Picture below courtesy of Keith Sanders Slough


Hermon Lawrence Paddon was born in Kingsteignton in 1889, the son of Richard and Sarah Paddon (nee Eames). His father was a driver of a pumping engine on the Great Western Railway at Newton Abbot. This was a time when the GWR was still operating on the broad gauge system.

Hermon was brought up at Butts Cottages, now long since demolished, and later moved to Fore Street where his mother ran a shop selling cakes and pies. The shop is still there but now occupied by a hairdresser. The wares his mother sold may well explain why Hermon Paddon was always known as “Dicky Dumpling”, later shortened to simply ‘Dump’.

As a youngster he took up the oval ball game and turned out for the village rugby club.

His kicking talent was quickly spotted by neighbours Newton Abbot RFC who recruited him and played him at full back before converting him to centre three-quarter.

In 1907, he played for Newton against Kingsteignton in a match that was described as fast and furious with keen tackling. Paddon drop-kicked a goal early on for Newton to take the lead .The match report states “blows were exchanged but went undetected. In some robust clearance work one of each side was laid out” It goes on to say that “in ensuing play one of each side was ordered off!” Kingsteignton proved the eventual winners scoring a drop goal and a penalty.

By 1909, Paddon had forced himself into the Devon county team where he and George Prudence of Newton formed the centre three quarter partnership with Newton team mates Percy Hodge and Squires making up the half back pairing.

It was whilst playing for Devon that the talent scouts of the then mighty Rochdale Hornets of the Northern Union professional game enticed him to abandon the amateur code and move north to get paid for playing. Although he was now a professional, Hornets also  fitted him up with a job as a coach trimmer with the local railway company. When he joined the Royal Artillery in 1917 he was serving in the local police force.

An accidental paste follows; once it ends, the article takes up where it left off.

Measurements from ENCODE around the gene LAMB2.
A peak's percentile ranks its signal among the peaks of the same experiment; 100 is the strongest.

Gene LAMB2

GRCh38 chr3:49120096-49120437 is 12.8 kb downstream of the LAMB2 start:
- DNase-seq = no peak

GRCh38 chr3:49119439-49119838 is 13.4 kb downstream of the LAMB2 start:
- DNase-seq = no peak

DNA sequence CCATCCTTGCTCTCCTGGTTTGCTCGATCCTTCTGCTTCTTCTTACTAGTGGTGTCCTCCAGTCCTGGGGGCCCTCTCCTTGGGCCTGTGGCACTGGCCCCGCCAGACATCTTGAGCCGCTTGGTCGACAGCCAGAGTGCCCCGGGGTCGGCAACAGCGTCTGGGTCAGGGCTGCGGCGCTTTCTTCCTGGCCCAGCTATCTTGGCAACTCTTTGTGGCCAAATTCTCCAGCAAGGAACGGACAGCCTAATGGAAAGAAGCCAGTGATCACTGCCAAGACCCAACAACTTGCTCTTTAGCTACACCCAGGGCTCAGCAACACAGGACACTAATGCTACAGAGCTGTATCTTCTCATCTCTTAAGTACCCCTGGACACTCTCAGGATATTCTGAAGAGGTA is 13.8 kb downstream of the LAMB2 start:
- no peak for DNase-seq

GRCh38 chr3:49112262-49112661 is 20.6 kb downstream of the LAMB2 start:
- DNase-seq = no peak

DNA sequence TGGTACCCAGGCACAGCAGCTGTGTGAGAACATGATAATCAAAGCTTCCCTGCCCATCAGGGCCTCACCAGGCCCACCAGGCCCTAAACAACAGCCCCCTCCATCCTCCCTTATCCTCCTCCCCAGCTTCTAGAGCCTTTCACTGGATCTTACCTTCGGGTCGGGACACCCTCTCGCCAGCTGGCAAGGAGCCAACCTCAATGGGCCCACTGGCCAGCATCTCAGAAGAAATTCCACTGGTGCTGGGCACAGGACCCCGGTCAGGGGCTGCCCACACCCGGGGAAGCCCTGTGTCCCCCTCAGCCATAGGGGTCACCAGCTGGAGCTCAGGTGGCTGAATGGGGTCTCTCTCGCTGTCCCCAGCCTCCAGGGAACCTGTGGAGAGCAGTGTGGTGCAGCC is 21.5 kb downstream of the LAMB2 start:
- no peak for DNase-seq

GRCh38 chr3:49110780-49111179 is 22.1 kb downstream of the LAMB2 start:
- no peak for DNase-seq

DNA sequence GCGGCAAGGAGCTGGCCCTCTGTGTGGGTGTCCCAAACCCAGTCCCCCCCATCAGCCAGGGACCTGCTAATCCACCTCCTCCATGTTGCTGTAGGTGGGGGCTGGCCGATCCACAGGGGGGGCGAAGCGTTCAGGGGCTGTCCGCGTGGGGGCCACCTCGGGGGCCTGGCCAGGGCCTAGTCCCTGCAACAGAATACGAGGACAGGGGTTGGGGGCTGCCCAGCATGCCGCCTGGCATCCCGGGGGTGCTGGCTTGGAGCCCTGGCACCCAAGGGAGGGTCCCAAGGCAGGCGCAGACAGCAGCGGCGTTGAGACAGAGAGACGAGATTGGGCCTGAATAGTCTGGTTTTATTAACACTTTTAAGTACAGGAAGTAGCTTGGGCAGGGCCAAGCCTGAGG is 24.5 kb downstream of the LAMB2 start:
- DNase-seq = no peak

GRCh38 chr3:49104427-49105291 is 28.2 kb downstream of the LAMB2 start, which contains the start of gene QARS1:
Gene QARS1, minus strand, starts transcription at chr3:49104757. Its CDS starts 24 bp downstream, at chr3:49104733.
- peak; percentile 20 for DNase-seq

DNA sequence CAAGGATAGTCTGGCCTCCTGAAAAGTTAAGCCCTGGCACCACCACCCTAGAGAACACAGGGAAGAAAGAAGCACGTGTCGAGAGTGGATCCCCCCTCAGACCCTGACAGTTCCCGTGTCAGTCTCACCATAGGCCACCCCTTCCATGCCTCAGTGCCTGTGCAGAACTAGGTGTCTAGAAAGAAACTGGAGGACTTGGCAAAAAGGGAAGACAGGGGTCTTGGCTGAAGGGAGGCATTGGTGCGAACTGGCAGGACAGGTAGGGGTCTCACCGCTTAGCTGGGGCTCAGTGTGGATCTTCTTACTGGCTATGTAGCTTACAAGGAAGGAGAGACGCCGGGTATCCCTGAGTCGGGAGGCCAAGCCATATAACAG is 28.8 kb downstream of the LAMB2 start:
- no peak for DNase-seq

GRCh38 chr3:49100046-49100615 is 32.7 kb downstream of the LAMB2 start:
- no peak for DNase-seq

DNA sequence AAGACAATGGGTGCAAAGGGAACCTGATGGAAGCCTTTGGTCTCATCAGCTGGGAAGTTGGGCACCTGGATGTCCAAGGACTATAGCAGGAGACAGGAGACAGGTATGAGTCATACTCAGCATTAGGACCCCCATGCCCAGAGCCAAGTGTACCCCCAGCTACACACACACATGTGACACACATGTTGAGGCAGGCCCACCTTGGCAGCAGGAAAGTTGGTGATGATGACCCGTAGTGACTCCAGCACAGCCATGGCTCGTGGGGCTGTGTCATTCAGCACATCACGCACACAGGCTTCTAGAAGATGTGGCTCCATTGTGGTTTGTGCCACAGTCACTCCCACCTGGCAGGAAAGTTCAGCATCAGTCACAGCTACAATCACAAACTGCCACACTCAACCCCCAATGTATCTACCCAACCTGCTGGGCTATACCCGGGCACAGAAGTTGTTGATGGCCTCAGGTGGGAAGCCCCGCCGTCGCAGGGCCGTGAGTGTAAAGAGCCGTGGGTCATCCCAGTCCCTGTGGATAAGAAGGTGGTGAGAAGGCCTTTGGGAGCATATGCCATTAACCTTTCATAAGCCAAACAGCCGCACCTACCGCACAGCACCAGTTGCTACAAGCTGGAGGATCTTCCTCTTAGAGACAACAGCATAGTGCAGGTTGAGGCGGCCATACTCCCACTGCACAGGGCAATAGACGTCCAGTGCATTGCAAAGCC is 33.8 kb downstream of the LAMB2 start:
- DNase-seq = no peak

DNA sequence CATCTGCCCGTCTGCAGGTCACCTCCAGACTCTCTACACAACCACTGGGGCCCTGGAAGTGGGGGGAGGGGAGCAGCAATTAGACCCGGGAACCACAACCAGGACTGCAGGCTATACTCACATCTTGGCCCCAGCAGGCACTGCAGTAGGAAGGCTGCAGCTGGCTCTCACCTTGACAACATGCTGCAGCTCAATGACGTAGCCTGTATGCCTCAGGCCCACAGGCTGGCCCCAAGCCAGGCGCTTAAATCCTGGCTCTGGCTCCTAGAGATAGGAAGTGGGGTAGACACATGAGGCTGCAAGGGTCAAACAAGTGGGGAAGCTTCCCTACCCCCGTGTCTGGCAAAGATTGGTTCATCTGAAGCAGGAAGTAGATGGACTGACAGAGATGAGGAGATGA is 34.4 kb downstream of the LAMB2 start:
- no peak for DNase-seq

"Dicky" Paddon proved a great favourite with the people of Rochdale and enjoyed a career that spanned from 1909 to 1926 with a break for the war and regularly played in front of crowds of 40,000.

In 1912, his former Newton team mate George Prudence followed him north to play for the Hornets.

Paddon’s trademark pinpoint kicking saw him kick 309 goals for Rochdale in a distinguished career that saw Rochdale win the Lancashire County Cup in 1911, 1914, and 1919. He kicked nine goals in the Hornets biggest ever win against a senior club when they beat Wakefield Trinity 64 nil in 1920.  Perhaps the most important goals he scored were in the Northern Union Challenge Cup Final in 1922 when he kicked two goals at

Headingley to help secure a 10-9 win for the Hornets over their Yorkshire rivals Hull FC. In addition to his goal kicking, one must not forget the 27 tries he scored for Rochdale.

After he retired from playing, he moved back to Devon to live in Newton Abbot where he took on the licence of the Swan Inn in Highweek Street. He died in 1958 and is buried in Highweek churchyard.


submitted by Steve Harris